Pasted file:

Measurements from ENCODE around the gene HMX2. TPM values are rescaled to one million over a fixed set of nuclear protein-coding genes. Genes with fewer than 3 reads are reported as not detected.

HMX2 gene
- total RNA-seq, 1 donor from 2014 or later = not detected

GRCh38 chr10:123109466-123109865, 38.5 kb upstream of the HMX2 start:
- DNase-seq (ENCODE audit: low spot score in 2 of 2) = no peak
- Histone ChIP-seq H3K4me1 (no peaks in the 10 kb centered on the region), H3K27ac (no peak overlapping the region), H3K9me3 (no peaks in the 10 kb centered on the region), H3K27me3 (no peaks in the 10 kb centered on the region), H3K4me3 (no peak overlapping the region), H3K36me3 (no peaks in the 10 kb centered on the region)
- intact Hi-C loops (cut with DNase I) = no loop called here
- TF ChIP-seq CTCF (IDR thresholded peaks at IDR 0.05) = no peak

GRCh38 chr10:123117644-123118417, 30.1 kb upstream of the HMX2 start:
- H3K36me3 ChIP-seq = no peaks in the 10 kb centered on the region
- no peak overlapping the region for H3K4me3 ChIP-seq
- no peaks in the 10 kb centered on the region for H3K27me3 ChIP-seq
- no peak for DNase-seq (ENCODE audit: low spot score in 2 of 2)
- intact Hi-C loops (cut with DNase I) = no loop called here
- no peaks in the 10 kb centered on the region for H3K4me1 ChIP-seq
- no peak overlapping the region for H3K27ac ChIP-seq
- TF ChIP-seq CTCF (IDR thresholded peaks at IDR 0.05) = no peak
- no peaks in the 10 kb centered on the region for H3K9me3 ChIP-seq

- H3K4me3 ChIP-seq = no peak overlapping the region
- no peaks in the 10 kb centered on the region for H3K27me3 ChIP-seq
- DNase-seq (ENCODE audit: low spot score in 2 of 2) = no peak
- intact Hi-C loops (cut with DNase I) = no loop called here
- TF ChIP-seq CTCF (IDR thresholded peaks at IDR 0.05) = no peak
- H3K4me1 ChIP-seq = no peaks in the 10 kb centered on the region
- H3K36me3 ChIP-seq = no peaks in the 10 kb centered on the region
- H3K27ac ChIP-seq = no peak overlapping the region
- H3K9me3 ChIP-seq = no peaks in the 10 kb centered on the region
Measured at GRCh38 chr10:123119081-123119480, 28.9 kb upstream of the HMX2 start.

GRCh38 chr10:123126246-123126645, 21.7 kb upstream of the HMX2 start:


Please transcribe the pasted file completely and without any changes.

Measurements from ENCODE around the gene HMX2. TPM values are rescaled to one million over a fixed set of nuclear protein-coding genes. Genes with fewer than 3 reads are reported as not detected.

HMX2 gene
- total RNA-seq, 1 donor from 2014 or later = not detected

GRCh38 chr10:123109466-123109865, 38.5 kb upstream of the HMX2 start:
- DNase-seq (ENCODE audit: low spot score in 2 of 2) = no peak
- Histone ChIP-seq H3K4me1 (no peaks in the 10 kb centered on the region), H3K27ac (no peak overlapping the region), H3K9me3 (no peaks in the 10 kb centered on the region), H3K27me3 (no peaks in the 10 kb centered on the region), H3K4me3 (no peak overlapping the region), H3K36me3 (no peaks in the 10 kb centered on the region)
- intact Hi-C loops (cut with DNase I) = no loop called here
- TF ChIP-seq CTCF (IDR thresholded peaks at IDR 0.05) = no peak

GRCh38 chr10:123117644-123118417, 30.1 kb upstream of the HMX2 start:
- H3K36me3 ChIP-seq = no peaks in the 10 kb centered on the region
- no peak overlapping the region for H3K4me3 ChIP-seq
- no peaks in the 10 kb centered on the region for H3K27me3 ChIP-seq
- no peak for DNase-seq (ENCODE audit: low spot score in 2 of 2)
- intact Hi-C loops (cut with DNase I) = no loop called here
- no peaks in the 10 kb centered on the region for H3K4me1 ChIP-seq
- no peak overlapping the region for H3K27ac ChIP-seq
- TF ChIP-seq CTCF (IDR thresholded peaks at IDR 0.05) = no peak
- no peaks in the 10 kb centered on the region for H3K9me3 ChIP-seq

- H3K4me3 ChIP-seq = no peak overlapping the region
- no peaks in the 10 kb centered on the region for H3K27me3 ChIP-seq
- DNase-seq (ENCODE audit: low spot score in 2 of 2) = no peak
- intact Hi-C loops (cut with DNase I) = no loop called here
- TF ChIP-seq CTCF (IDR thresholded peaks at IDR 0.05) = no peak
- H3K4me1 ChIP-seq = no peaks in the 10 kb centered on the region
- H3K36me3 ChIP-seq = no peaks in the 10 kb centered on the region
- H3K27ac ChIP-seq = no peak overlapping the region
- H3K9me3 ChIP-seq = no peaks in the 10 kb centered on the region
Measured at GRCh38 chr10:123119081-123119480, 28.9 kb upstream of the HMX2 start.

GRCh38 chr10:123126246-123126645, 21.7 kb upstream of the HMX2 start: